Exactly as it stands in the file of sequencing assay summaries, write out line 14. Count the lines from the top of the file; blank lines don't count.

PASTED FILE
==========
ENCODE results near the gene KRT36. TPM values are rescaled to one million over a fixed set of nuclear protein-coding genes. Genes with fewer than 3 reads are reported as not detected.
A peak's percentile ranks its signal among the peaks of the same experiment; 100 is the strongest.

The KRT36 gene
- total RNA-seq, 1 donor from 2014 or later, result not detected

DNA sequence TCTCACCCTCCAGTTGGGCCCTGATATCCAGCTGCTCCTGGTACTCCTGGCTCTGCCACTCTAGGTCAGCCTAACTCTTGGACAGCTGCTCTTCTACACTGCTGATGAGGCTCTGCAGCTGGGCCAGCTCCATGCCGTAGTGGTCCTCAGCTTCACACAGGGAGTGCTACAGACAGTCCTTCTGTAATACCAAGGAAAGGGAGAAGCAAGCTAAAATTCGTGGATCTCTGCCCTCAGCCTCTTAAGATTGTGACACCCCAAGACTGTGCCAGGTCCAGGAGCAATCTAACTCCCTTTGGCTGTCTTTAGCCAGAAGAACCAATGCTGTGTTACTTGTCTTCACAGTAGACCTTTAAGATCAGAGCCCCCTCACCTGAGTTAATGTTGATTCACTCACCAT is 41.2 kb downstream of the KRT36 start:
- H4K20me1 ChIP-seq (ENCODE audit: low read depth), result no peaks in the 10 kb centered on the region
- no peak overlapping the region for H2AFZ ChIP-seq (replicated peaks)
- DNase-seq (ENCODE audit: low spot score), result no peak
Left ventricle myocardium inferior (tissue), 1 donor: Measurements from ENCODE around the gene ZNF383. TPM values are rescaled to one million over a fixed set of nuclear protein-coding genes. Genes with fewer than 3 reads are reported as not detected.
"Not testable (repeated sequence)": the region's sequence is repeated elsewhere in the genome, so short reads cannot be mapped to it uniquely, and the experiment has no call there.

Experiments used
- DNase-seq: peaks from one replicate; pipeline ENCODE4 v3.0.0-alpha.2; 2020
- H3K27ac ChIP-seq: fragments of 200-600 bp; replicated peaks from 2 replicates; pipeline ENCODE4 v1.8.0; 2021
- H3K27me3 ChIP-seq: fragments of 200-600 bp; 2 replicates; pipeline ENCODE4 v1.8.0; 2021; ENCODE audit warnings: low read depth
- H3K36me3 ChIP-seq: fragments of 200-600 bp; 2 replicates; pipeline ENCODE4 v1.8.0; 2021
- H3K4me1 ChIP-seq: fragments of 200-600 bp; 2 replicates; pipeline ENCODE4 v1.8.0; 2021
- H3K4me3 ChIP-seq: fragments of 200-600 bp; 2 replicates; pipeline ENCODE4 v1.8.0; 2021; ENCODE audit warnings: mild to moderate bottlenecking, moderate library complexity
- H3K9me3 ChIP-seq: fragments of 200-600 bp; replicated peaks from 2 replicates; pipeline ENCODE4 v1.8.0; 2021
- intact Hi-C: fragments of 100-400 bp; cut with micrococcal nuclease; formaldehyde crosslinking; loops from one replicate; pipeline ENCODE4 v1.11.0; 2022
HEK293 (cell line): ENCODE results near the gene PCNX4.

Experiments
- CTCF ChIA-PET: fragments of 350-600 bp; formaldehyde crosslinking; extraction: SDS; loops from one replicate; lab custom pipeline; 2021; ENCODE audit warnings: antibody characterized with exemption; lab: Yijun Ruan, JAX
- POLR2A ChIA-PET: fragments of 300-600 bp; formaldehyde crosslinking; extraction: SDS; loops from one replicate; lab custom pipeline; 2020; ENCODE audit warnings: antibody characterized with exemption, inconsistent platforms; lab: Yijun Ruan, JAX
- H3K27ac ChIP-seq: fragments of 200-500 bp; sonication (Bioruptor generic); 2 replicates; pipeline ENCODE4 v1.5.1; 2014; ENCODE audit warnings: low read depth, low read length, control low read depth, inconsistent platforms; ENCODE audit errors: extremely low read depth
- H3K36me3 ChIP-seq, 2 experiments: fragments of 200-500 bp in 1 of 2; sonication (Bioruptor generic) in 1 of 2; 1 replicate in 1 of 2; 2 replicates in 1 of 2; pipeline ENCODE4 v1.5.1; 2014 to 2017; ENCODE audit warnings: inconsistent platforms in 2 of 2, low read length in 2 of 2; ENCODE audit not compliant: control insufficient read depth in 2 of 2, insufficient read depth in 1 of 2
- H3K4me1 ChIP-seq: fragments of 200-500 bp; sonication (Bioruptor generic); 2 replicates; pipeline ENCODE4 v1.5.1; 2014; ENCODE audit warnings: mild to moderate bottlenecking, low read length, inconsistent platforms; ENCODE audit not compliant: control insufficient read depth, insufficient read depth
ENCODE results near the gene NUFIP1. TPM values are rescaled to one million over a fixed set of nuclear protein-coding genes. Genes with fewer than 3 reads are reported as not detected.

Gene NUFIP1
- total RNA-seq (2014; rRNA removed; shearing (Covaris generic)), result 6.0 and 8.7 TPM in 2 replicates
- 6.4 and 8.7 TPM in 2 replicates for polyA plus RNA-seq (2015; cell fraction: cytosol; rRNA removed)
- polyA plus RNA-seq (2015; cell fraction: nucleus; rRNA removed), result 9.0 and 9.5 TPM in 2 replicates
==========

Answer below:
- H3K27me3 ChIP-seq: fragments of 200-600 bp; 2 replicates; pipeline ENCODE4 v1.8.0; 2021; ENCODE audit warnings: low read depth